Distributed by ITV Studios, “Blackwater,” the new banner series from Apple Tree producer Piv Bernth – behind iconic Scandinavian series “The Killing,” “The Bridge” and “Borgen” – opens in premonitory mode with the camera panning away from a falcon to take in the Lobber River’s white water and churning slate grey currents as a supernatural horror-movie chant bleeds into the soundtrack.
The foreboding anticipates a double murder on the river’s banks and conveys a broader sense sluicing the series of the menace of nature itself – both the chilling woods around Blackwater, a village in mid-Sweden, and latent human brutality.
In 1973, on Midsummer’s Eve, Annie, a young in-love schoolteacher who has just arrived in the area, discovers the bodies of two murdered tourists on the banks of the river. Glimpsing a man running away from the crime scene, she will live in fear for the next 20 years, sleeping with a shotgun beside her bed. The murder. moreover, entwines her life and daughter Mía’s with the local doctor’s, Birger Torbjörnsson, and that of Johan Brandberg. A teen in 1973, having been dumped down a well by his half-brothers, Johan flees their bullying for Norway, only to return in 1991.
This is not only a suspense-powered murder mystery but the portrait of a community fighting oblivion, whether the impunity of murders, or older communities and ways of life dying out, or the fading of memory.
Shuttling in flashback between 1991 and 1973, complex and multi-layered, taking the measure of multiple characters, their brief joys, tragedy and fading, and packing a trenchant take on genre violence, “Blackwater” bowed Jan. 13 on SVT Play and Jan. 15 on SVT 1.
Made for public broadcast group SVT, “Blackwater” is a flagship title from Danish production co Apple Tree Productions, an ITV Studios company co-founded in 2017 by ex DR exec Piv Bernth, producer of “The Killing,” exec producer on “The Bridge” and DR commissioner for “Borgen.” Mikael Marcimain (“Call Girl,” “Gentlemen”) directs.
Variety talked to script writers, Maren Louise Käehne (“Queen of Hearts”) and Karin Arrhenius (“Rebecka Martinsson”) in the run-up to Sweden’s Göteborg Festival, where “Blackwater” competes for the 2023 Nordisk Film & TV Fond Prize.
From the opening shot of a turbulent river and soundtrack dipping into supernatural chant, there’s a sense of nature as chilling, sinister, ominous. Could you comment?
Karin Arrhenius : It’s an adequate opening I think. The grey sky, the screaming bird, the violent water – it shows nature’s powers and somehow its indifference towards us. In this opening shot we see the wild. We may think that we stand above nature, that we have cultivated and civilized the world, but the wild is still out there. And it plays a big part in the story.
Memories may be cherished but false. The characters of 1973 and ways of life they embody are dying out by 1991. This seems from the first two episodes to be a portrait of a community fighting oblivion as well as a murder mystery.
Arrhenius: Yes it’s a community fighting oblivion and dying out. You can read through the characters lives in the 1991 timeline how things have faded and disappeared for them. A growing emptiness around them, emotionally and also physically with the deforestation that people in the 1973 timeline protested against. It’s as if the habitat for their lives has shrunken on both levels.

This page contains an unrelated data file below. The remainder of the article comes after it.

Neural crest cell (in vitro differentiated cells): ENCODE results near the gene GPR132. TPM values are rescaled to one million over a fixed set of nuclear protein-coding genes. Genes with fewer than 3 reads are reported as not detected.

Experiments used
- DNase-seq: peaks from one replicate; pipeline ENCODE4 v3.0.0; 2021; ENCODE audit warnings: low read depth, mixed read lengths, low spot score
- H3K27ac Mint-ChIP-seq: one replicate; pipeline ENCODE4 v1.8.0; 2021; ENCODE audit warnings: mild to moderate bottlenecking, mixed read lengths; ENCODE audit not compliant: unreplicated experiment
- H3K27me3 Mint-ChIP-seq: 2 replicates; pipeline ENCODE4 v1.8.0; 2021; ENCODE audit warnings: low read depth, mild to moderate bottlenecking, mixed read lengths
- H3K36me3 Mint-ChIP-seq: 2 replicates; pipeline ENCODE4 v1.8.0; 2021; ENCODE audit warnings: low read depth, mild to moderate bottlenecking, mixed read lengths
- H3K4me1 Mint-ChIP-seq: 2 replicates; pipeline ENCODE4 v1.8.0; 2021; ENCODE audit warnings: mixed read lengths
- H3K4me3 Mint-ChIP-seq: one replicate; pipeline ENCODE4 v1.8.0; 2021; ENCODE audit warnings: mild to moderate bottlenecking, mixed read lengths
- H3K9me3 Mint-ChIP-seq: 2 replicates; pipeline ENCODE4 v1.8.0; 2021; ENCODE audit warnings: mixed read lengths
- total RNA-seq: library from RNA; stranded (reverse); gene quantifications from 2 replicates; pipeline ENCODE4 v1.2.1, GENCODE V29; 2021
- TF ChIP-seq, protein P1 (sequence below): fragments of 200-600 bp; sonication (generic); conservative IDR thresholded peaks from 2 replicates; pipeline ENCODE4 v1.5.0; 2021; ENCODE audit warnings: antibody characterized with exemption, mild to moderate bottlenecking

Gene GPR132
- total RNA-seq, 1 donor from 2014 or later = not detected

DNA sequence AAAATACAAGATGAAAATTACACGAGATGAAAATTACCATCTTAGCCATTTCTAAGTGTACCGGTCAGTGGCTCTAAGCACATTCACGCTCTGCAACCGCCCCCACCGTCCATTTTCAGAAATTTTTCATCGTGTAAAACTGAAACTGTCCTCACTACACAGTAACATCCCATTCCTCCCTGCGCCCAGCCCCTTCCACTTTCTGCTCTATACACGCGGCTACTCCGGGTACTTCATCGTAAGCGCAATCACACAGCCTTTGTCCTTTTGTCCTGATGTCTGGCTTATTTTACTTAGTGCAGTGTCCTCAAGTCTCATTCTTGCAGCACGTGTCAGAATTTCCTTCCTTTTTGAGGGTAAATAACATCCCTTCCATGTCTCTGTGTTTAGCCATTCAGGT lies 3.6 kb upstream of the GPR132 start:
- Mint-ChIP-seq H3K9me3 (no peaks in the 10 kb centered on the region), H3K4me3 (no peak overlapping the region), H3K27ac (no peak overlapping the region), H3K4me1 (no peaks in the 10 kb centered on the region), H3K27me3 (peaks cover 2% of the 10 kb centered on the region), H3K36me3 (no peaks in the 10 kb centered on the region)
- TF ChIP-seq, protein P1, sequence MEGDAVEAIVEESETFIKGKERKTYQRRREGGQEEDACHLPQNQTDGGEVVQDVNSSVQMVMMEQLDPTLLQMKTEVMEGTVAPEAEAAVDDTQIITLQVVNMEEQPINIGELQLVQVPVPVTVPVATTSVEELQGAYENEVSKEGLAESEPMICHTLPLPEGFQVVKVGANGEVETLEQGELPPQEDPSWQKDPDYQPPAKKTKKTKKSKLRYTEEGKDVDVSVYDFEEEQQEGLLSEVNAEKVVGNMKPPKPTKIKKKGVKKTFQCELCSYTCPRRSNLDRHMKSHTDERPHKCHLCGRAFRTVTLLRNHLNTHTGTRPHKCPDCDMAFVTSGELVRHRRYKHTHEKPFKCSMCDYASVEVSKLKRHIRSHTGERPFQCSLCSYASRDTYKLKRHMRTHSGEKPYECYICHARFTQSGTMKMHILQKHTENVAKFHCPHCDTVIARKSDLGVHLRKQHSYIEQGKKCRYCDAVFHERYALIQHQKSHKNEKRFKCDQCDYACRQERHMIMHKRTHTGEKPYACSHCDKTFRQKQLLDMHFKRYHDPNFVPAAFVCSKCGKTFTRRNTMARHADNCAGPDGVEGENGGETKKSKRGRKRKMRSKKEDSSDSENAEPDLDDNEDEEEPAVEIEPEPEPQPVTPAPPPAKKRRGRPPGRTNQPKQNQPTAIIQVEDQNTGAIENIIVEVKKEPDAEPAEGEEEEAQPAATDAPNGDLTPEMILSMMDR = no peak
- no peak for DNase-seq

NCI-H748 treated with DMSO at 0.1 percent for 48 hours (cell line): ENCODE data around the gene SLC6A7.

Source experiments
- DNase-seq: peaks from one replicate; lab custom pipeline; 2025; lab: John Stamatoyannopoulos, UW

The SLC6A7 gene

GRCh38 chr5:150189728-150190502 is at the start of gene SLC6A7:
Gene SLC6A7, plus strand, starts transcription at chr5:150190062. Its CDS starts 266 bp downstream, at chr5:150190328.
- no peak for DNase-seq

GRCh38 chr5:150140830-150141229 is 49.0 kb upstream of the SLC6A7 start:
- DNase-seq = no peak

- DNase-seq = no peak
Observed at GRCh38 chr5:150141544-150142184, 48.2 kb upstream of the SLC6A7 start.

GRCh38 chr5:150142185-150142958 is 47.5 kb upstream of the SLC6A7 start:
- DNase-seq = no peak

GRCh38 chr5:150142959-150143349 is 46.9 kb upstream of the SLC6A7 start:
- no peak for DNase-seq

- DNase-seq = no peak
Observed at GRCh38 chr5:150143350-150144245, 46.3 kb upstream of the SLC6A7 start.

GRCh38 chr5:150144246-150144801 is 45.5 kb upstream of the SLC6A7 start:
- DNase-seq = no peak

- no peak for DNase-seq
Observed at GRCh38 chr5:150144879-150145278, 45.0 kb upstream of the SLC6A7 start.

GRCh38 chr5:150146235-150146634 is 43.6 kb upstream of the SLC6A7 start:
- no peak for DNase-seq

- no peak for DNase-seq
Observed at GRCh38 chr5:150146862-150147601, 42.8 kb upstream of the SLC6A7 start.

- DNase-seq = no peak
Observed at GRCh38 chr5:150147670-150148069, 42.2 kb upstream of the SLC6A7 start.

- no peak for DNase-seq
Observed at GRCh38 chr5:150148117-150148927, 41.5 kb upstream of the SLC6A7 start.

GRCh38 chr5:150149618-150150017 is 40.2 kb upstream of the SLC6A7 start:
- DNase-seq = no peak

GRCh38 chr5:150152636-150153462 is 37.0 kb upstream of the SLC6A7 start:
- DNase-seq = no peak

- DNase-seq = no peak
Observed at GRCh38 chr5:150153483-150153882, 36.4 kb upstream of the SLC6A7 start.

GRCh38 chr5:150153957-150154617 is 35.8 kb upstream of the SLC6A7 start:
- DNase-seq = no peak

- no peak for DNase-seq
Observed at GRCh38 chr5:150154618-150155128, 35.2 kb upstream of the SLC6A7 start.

When adapting Kerstin Ekman’s “Blackwater,” regarded as her masterpiece, were there elements you thought you had to leave out or chose to play up?
Arrhenius: Of course you always have to do this to some extent. But maybe not so much as one could think here. I think we wanted to stay as close to Ekman’s elements and world as possible. Some things are pretty abstract and taken down but I hope you can still sense them in the story.
Did you set yourself any guidelines when flashing back from present to past?
Maren Louise Käehne: I didn’t work with specific rules or guidelines for the transition between the two timelines. My method is more intuitive. I tend to look for emotional bridges in the characters and tonal similarities or juxtapositions that serve the dramatic purpose of the story.
Arrhenius: Guidelines, primarily not to make them too many, but to keep it as whole as possible. But going back and forth when it is emotionally visually and story-wise relevant. But it’s always a bit of a challenge with flashing [back and forward] in time.
How did you write together?
Louise Käehne: We didn’t, is the short answer. I approached Anna Croneman at SVT back in 2017 and proposed we adapt Kerstin Ekman’s novel into a 6-part series. Anna warned me that several people had tried to obtain the rights over the years with no luck. Fortunately, Kerstin took a liking to my initial take on the series and with Piv Bernth onboard as producer we managed to secure the rights and develop the series to a greenlight with SVT.
When production was postponed due to COVID and collided with another series I had already signed on to do and unexpected events prevented Pernilla August from directing the series as initially planned, Karin and Mikael Marcimain took over. So the final scripts and vision for the series is the result of a close collaboration between Karin and Mikael.
Did you know from when you were writing that Pernilla August would play Annie?
Louise Käehne: The idea to cast Pernilla August as Annie and Pernilla’s daughters Asta and Alba as respectively young Annie and Annie’s daughter Mia was a dream of mine from the outset, so, yes, I have definitely been writing with them in mind. I am only happy that Mikael also seemed to take a liking to that idea in his casting of the series.